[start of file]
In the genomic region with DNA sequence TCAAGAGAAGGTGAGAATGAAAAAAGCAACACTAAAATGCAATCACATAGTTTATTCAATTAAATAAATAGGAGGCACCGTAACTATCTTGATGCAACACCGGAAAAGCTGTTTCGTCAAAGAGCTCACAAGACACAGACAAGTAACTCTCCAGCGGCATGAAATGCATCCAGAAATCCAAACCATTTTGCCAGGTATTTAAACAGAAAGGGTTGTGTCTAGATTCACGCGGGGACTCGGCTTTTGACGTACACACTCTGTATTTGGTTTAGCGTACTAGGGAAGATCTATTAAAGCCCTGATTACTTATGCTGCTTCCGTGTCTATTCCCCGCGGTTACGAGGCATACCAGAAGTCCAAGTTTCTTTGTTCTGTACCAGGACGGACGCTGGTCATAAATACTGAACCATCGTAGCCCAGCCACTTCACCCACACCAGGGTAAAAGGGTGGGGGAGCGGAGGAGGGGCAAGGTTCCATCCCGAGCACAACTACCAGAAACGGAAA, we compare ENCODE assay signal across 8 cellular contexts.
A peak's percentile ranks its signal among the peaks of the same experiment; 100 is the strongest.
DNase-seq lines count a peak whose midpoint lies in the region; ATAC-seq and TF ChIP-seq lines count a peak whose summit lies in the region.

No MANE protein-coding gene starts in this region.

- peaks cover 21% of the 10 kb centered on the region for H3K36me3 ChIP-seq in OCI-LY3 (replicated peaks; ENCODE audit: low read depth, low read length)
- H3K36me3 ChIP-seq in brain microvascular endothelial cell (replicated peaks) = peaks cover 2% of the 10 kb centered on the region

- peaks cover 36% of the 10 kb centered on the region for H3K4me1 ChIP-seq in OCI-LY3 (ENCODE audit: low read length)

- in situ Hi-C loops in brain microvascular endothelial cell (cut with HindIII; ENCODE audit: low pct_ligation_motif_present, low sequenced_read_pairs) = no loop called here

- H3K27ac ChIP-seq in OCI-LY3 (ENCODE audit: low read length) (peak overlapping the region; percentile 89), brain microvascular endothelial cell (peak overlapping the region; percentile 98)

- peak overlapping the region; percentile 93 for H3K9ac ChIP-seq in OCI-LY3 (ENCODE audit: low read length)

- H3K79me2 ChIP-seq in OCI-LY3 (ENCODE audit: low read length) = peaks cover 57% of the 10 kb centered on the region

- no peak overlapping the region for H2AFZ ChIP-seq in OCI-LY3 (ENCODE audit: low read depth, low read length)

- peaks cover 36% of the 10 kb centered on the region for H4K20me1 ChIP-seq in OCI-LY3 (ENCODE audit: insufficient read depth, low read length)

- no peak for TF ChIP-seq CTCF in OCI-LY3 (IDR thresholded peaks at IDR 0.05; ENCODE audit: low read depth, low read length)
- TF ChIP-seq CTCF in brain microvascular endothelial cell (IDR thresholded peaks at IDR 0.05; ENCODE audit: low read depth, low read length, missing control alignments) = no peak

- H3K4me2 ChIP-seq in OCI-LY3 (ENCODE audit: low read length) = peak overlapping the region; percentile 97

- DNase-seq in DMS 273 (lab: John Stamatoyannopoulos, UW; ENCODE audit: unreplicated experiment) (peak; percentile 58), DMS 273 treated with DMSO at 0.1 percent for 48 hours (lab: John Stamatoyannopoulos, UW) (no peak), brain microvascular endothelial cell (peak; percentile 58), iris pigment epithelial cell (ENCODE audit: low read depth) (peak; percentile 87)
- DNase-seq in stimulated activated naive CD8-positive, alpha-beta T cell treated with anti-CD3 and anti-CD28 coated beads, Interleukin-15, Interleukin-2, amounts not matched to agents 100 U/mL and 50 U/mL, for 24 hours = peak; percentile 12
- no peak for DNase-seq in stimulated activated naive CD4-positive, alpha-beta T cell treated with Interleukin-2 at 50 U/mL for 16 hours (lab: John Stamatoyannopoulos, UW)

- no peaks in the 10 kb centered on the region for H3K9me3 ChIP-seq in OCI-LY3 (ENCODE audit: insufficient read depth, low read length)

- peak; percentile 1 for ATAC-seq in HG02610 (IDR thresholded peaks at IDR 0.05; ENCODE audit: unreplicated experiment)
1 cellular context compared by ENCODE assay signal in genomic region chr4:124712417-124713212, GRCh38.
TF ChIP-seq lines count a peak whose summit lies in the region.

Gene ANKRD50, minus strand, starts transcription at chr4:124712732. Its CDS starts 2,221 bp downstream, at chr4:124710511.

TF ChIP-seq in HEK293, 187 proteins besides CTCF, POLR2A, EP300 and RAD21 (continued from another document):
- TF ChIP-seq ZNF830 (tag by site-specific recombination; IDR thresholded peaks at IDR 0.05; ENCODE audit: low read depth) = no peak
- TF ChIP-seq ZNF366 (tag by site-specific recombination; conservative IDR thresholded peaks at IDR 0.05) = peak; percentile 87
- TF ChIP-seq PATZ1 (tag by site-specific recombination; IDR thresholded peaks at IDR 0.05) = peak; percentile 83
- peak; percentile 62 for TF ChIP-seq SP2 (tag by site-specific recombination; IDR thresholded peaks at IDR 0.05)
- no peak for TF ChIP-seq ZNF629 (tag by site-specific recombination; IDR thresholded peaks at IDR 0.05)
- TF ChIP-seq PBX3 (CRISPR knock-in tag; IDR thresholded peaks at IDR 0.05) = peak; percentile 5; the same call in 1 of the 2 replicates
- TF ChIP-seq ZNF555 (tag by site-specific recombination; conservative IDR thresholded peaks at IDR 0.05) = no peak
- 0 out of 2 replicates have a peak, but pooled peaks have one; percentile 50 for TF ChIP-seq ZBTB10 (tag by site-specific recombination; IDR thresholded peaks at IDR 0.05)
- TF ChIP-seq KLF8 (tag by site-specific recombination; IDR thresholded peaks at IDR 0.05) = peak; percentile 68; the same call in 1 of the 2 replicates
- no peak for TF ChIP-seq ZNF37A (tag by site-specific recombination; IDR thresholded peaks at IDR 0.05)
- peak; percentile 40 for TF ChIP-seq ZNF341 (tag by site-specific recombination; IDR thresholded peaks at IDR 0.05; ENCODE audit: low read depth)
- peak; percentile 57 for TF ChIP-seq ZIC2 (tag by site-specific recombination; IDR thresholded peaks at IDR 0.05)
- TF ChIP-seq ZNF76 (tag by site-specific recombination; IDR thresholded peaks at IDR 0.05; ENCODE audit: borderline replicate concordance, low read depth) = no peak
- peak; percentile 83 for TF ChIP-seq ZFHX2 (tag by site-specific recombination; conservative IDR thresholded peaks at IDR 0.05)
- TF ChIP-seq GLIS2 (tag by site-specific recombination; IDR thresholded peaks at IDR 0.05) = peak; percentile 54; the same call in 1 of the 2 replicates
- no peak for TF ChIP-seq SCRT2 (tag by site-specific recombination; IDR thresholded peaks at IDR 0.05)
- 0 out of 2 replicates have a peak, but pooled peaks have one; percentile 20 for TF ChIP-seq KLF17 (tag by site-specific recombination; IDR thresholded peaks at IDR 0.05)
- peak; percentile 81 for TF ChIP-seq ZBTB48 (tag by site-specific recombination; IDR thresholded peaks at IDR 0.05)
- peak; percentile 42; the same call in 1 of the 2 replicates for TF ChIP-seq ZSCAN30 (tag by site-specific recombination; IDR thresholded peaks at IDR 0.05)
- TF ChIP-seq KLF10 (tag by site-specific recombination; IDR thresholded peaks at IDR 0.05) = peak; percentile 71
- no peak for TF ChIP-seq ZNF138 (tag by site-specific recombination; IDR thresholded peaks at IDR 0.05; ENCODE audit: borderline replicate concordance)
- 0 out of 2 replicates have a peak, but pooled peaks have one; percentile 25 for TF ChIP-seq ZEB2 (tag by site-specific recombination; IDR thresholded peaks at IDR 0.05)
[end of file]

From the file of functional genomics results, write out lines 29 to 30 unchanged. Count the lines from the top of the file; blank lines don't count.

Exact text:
- peak; percentile 62 for TF ChIP-seq SP2 (tag by site-specific recombination; IDR thresholded peaks at IDR 0.05)
- no peak for TF ChIP-seq ZNF629 (tag by site-specific recombination; IDR thresholded peaks at IDR 0.05)